Two tickets meant that only one parent could go with her, and at the last minute, they decided that Brent should go. That, too, they later came to see as God’s provision.
Once safely in Ghana, Brooklyn was transported directly to a hospital that had a dialysis center, and she responded well to two rounds of dialysis.
But relief was short-lived. Brooklyn’s complaint of a sore arm led to an ultrasound, which revealed Compartment Syndrome—microscopic blood clots in her right arm. She needed surgery to release the building pressure; the alternative was amputation.
Surgery on Brooklyn’s arm was successful, but before Brent and Courtney could catch their breath, another complication hit: Brooklyn had an unusual anaphylactic reaction to a much-needed blood transfusion. Brent remembers chatting with her, then watching her pass out, then screaming for help. The staff quickly stabilized Brooklyn, but she still needed blood.
“We need to be somewhere else,” Brent thought. Although he speaks highly of the staff at the Ghanaian hospital, they couldn’t provide the ICU-level care Brooklyn needed. So the couple began another phone campaign to work on getting her first to a military hospital in Ghana, then to a Western hospital.
Meanwhile, Brooklyn’s need for blood was dire. She was so pale that “her lips were see-through,” Brent says. She began to have small seizures caused by lack of oxygen to the brain. Reluctantly, Brent agreed to try another infusion.
Brent had recently started a new profession as a nurse, which he admits he “hated.” But now, that medical training kicked in. He took charge, telling the staff what to do, what supplies to have on hand. “They were willing to entertain me,” he says. And the transfusion went well.
Courtney has no doubt that God’s fingerprints were there: “God had Brent go through nursing school so that he could save her life while we were in Africa,” she says confidently.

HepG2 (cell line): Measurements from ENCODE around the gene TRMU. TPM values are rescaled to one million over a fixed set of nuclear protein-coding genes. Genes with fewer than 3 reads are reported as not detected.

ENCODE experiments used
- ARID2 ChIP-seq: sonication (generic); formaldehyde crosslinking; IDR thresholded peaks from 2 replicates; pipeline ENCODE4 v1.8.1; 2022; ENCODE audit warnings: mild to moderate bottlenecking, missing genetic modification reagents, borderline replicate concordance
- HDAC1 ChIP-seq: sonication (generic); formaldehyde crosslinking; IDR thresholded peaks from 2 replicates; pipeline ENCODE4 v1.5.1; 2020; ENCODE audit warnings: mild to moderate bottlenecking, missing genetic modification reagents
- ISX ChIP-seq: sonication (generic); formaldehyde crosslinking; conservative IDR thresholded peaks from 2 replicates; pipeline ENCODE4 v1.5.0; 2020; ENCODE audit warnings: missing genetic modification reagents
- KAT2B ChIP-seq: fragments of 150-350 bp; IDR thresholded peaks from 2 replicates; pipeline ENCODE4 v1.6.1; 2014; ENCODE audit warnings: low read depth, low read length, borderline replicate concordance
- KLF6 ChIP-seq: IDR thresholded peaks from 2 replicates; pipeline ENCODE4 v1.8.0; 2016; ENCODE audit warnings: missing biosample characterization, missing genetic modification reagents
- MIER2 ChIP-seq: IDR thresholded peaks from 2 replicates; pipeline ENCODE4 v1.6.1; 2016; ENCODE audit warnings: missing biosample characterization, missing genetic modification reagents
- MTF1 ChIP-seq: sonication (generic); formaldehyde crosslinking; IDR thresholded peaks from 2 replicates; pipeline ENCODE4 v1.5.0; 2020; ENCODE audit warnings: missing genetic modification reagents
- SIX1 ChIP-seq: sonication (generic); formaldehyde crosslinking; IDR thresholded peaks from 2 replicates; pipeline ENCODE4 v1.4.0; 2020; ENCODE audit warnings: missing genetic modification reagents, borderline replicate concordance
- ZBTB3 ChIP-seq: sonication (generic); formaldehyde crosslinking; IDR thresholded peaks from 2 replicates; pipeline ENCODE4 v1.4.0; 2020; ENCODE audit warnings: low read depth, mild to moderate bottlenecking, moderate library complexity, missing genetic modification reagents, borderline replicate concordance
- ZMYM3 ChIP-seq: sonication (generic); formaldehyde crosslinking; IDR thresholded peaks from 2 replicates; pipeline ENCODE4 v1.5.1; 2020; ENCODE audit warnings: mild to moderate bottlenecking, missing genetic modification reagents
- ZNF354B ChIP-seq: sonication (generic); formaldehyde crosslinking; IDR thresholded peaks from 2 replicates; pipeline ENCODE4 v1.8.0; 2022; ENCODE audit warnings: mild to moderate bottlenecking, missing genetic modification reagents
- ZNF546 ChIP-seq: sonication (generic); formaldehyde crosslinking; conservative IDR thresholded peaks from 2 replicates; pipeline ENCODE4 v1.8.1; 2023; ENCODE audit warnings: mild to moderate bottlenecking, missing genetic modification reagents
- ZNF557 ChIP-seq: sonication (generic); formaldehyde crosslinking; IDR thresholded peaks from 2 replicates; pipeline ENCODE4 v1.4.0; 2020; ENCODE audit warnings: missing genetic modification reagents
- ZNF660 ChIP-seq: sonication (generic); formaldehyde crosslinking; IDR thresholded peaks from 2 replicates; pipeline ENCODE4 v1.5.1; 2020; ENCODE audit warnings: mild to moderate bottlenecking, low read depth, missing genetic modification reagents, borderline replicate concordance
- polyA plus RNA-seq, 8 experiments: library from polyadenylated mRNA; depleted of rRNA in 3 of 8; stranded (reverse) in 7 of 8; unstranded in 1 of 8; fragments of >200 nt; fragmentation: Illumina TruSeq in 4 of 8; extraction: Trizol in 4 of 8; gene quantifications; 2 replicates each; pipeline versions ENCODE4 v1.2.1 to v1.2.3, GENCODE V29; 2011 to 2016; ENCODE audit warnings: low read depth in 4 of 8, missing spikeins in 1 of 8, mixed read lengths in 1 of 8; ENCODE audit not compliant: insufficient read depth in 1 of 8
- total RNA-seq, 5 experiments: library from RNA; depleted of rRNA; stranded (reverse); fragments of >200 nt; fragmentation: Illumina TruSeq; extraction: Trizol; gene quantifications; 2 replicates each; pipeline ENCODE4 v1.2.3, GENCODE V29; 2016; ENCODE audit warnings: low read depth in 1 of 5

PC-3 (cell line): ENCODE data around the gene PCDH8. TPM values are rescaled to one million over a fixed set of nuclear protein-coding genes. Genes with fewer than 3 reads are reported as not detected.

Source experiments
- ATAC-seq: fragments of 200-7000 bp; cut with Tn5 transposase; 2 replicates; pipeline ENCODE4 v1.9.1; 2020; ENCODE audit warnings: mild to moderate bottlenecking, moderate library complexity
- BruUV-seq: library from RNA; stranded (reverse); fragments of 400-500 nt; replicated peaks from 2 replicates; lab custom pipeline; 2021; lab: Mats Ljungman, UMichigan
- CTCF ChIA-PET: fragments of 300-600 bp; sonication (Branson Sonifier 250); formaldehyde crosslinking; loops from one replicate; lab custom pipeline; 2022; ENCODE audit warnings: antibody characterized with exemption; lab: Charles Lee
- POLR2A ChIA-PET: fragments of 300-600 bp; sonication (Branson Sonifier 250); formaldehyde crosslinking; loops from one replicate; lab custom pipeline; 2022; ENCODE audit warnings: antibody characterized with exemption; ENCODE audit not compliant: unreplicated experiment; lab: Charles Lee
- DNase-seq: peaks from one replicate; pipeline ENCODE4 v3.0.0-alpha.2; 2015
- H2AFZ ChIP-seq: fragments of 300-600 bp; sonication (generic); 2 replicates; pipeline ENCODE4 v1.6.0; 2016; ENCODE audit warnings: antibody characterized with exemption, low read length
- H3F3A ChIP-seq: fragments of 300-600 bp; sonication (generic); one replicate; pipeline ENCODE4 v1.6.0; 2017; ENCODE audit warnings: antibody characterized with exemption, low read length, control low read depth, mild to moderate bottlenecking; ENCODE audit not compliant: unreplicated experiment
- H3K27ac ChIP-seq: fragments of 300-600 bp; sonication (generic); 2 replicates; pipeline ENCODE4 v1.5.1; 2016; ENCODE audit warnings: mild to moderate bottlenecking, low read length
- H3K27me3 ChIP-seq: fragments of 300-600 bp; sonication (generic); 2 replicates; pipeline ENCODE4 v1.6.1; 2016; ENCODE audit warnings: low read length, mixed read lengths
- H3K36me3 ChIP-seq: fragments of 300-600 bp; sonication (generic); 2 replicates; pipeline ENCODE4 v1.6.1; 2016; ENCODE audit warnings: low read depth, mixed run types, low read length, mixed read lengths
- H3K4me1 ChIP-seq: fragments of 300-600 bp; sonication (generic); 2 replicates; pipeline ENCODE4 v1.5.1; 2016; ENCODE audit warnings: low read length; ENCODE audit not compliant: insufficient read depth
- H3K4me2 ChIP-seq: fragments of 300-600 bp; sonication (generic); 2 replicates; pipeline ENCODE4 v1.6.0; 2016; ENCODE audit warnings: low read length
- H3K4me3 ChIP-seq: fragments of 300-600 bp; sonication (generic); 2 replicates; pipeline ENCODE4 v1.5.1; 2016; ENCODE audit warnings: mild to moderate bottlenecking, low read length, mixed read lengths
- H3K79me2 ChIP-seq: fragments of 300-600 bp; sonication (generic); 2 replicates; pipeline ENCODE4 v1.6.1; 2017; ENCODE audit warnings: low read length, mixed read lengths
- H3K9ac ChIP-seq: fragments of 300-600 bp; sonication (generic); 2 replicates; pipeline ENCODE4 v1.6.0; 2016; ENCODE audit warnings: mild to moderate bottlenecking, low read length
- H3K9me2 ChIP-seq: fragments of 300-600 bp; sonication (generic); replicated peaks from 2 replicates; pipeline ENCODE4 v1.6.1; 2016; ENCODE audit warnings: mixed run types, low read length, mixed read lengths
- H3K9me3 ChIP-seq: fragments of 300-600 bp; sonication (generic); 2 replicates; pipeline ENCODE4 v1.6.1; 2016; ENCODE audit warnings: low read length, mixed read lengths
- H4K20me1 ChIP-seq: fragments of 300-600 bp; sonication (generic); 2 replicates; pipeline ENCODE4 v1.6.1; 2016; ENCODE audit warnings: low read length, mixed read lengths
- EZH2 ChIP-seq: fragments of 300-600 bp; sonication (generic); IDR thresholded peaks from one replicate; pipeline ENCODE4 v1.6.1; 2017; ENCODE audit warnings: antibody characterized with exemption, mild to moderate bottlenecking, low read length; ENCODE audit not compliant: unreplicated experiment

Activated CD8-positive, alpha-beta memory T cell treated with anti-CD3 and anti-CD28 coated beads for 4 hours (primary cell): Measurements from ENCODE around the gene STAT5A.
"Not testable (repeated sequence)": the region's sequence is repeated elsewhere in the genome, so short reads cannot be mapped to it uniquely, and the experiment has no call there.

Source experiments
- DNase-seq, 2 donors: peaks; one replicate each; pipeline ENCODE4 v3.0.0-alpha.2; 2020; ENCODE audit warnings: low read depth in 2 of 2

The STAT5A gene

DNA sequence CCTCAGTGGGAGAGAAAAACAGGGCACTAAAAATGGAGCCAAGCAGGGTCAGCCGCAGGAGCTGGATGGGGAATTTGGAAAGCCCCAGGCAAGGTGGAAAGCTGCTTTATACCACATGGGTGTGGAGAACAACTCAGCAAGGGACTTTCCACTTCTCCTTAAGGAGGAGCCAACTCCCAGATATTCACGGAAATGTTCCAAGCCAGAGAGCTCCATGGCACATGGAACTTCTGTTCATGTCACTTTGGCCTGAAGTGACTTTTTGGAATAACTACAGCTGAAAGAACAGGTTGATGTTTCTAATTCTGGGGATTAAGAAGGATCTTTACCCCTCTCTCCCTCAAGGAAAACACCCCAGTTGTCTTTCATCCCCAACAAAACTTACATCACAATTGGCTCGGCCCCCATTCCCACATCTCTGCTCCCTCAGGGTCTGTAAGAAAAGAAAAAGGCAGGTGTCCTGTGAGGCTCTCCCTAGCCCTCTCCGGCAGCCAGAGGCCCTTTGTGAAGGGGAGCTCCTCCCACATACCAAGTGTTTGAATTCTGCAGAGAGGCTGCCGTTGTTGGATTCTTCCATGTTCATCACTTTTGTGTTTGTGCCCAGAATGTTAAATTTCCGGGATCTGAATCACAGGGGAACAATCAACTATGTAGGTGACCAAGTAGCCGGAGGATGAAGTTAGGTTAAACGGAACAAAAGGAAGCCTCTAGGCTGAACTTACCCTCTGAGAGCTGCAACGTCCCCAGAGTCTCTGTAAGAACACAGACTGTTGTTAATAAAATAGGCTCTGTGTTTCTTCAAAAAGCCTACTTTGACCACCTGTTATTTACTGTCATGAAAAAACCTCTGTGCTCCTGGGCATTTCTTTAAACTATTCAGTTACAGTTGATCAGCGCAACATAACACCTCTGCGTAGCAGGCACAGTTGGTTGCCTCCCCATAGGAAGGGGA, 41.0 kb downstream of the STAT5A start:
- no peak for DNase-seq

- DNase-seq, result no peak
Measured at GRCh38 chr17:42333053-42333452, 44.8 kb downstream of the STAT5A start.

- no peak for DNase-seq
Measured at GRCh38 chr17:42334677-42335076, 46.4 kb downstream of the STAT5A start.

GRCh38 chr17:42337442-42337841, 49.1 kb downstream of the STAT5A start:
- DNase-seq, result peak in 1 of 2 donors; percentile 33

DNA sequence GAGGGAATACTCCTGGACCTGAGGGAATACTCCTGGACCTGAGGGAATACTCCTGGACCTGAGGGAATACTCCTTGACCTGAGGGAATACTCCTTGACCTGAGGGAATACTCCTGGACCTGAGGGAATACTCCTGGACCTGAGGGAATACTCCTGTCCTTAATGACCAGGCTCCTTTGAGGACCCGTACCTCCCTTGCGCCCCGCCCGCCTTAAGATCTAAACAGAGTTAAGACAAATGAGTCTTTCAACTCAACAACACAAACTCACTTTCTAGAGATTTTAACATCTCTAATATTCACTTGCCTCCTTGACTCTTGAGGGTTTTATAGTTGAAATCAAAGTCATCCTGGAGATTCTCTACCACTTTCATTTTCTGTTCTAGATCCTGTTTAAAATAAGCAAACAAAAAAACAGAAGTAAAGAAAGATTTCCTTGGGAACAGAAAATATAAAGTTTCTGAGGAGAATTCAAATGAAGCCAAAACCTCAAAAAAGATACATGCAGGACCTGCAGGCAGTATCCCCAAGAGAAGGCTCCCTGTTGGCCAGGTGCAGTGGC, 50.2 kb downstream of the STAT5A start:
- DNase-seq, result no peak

Brent, too, sees redemption in the way this crisis brought new meaning to his training as a nurse; he now enjoys his work as an emergency room nurse, gaining experience he still hopes to use overseas one day.
“This is community”
Finally, the Orrange’s medical evacuation insurance–which had felt like an abundance of caution as they prepared to go to Africa—proved useful, providing a way to a hospital in London, the nearest developed country. There, the family was united again. “Coming back together in London was glorious. We finally had each other again,” Courtney says. In London, Brooklyn slowly but surely improved.
Trailhead sent their pastor, Jeff Nikkel, to London as a tangible presence for the family. Brooklyn’s hospital room filled to overflowing with posters, cards and stuffed animals from Trailhead and the larger prayer network. “We had that place covered,” Courtney says.
Those expressions of support and love from the church community were tangible signs of God’s presence to those watching. Many times each day, the couple says, they fielded questions from hospital staff: “Who are these people? I’ve never seen community like this.”
And so, many times each day, Brent and Courtney were able to testify to the love of Christ and the power of Christian community: “This is because we love Jesus. This is community. This is people being Christians, truly walking out the love of Jesus tirelessly.”
Home to heal
When Brooklyn was strong enough, the Orranges returned to Denver. But even though they were back “home,” each family member had significant healing to work through.
Brent remembers coming up an escalator at Denver International Airport and feeling gratitude that Brooklyn was with them mixed with grief and shock: “I don’t want to be here. I’m not supposed to be here yet.”